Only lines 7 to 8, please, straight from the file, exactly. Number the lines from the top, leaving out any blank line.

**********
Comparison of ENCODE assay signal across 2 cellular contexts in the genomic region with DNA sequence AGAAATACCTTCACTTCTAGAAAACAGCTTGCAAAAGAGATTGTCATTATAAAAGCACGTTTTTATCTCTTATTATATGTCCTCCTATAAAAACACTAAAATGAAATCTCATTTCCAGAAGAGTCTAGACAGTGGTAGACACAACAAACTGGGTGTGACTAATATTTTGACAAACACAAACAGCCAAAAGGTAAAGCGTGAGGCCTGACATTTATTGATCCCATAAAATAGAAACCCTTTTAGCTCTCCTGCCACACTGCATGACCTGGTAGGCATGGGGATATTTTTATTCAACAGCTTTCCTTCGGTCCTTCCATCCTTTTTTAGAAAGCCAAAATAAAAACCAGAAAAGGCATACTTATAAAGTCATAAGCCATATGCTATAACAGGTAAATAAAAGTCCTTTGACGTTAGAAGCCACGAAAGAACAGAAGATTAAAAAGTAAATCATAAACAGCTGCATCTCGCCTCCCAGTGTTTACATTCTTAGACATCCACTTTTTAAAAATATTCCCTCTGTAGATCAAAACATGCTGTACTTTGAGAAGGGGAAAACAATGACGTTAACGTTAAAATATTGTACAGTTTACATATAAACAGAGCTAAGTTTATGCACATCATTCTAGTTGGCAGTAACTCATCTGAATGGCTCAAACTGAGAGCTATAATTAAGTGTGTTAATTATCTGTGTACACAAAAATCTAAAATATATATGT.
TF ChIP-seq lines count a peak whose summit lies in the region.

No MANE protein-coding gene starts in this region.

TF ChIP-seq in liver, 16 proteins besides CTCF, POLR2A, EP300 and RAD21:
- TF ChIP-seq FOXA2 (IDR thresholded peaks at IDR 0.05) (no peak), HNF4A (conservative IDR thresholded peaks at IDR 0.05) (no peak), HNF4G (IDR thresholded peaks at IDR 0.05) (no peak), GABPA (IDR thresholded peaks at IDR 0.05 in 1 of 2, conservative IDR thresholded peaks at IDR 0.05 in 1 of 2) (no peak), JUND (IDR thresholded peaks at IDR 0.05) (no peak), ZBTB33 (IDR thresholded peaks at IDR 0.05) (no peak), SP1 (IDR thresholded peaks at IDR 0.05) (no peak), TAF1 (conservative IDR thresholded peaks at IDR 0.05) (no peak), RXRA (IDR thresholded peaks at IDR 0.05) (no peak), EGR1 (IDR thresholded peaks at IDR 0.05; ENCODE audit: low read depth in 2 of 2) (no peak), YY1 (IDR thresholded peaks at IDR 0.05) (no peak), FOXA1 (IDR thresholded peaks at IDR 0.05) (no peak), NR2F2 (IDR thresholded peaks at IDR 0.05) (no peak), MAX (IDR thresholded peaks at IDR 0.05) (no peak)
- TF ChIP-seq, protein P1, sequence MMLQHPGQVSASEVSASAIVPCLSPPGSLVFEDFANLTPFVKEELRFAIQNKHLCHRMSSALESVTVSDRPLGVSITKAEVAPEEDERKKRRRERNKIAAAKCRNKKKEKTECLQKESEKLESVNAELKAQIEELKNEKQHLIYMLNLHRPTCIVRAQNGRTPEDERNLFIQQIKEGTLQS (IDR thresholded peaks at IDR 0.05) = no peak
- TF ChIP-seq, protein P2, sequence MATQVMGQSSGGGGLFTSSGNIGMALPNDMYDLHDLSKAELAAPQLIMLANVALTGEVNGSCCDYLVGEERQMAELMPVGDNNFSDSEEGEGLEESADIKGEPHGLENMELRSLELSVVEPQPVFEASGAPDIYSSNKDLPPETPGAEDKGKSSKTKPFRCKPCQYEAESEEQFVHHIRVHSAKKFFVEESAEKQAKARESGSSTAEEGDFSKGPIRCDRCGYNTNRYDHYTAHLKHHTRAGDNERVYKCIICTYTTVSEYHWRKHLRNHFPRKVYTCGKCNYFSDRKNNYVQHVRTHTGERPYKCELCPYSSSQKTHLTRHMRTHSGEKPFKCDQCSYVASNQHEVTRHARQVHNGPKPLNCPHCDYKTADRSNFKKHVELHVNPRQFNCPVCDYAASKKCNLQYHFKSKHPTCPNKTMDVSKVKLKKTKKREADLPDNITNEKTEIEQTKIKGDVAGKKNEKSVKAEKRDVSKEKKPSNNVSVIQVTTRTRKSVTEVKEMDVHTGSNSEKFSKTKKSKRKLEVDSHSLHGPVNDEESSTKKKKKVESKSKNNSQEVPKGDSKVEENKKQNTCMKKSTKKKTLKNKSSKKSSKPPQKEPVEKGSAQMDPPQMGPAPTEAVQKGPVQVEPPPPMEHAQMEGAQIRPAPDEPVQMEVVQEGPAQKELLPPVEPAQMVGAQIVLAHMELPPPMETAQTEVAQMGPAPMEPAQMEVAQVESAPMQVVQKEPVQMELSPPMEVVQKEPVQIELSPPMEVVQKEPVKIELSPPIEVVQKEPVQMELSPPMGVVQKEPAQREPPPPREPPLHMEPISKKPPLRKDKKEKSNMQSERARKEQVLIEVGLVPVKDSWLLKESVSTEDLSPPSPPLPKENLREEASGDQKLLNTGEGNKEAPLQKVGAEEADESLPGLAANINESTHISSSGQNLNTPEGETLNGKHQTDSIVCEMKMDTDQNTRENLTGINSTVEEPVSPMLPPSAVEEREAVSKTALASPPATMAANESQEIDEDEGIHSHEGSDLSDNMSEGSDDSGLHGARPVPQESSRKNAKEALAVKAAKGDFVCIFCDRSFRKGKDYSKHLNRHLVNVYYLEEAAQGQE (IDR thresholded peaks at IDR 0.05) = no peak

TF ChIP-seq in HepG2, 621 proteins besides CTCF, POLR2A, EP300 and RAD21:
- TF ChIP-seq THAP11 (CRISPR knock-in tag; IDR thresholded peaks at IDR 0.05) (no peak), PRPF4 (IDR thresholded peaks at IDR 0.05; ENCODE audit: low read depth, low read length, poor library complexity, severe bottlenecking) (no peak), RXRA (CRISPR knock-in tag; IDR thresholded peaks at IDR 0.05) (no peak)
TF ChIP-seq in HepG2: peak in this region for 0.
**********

- TF ChIP-seq, protein P2, sequence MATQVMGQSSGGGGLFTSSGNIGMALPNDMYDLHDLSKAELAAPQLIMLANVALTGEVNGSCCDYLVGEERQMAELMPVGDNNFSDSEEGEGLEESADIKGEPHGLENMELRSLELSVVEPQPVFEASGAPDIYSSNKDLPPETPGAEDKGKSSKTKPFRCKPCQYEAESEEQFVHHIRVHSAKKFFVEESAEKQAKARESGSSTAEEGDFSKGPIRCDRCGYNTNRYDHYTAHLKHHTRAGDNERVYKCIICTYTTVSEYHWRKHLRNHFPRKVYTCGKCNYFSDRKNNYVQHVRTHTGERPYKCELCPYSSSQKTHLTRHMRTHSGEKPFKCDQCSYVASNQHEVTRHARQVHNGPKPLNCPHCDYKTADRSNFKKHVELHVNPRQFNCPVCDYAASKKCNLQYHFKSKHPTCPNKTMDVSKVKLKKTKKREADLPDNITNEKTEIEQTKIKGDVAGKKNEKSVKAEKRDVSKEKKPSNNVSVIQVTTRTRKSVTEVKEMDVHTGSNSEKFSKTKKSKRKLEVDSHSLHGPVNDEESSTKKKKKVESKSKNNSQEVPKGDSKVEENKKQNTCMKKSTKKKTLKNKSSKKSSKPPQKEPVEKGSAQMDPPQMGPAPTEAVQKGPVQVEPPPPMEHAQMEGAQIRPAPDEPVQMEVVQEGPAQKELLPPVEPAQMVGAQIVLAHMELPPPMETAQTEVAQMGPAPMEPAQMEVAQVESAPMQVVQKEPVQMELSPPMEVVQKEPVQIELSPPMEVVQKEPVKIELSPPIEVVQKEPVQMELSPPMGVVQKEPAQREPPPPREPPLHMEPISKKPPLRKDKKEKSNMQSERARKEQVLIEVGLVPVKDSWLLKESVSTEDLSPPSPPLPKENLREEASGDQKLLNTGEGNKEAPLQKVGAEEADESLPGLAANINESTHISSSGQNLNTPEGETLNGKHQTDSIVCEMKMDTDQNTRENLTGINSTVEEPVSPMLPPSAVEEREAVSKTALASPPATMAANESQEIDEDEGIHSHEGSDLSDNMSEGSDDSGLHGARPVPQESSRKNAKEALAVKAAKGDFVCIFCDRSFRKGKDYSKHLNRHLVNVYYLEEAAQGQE (IDR thresholded peaks at IDR 0.05) = no peak

TF ChIP-seq in HepG2, 621 proteins besides CTCF, POLR2A, EP300 and RAD21: